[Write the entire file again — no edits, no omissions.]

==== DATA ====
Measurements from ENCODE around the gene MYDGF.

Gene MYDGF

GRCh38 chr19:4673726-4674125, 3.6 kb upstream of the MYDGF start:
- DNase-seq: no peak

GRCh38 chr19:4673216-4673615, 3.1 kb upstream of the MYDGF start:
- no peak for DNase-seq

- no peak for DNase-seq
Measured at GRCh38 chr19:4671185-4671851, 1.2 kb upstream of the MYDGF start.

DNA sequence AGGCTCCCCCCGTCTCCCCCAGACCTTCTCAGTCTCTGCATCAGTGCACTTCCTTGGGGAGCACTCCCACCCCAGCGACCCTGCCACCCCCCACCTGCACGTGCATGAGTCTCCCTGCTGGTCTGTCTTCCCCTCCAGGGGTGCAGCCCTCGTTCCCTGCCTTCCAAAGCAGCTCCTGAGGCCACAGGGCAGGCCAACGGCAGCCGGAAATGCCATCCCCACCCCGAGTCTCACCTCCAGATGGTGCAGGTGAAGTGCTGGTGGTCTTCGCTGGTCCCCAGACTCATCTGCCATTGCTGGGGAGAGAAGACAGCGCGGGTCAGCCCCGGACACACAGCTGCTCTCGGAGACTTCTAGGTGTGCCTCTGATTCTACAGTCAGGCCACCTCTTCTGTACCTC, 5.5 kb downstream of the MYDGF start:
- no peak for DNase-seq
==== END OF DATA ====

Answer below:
Measurements from ENCODE around the gene MYDGF.

Gene MYDGF

GRCh38 chr19:4673726-4674125, 3.6 kb upstream of the MYDGF start:
- DNase-seq: no peak

GRCh38 chr19:4673216-4673615, 3.1 kb upstream of the MYDGF start:
- no peak for DNase-seq

- no peak for DNase-seq
Measured at GRCh38 chr19:4671185-4671851, 1.2 kb upstream of the MYDGF start.

DNA sequence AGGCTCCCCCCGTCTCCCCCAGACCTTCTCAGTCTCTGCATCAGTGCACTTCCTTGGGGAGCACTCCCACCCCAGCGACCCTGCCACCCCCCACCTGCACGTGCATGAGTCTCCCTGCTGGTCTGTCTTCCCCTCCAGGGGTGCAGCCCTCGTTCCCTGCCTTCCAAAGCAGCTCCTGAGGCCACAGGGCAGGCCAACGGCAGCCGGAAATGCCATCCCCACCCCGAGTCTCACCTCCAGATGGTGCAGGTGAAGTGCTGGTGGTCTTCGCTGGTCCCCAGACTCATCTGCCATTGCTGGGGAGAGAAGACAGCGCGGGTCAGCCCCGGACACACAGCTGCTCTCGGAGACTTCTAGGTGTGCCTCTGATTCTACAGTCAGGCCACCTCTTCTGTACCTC, 5.5 kb downstream of the MYDGF start:
- no peak for DNase-seq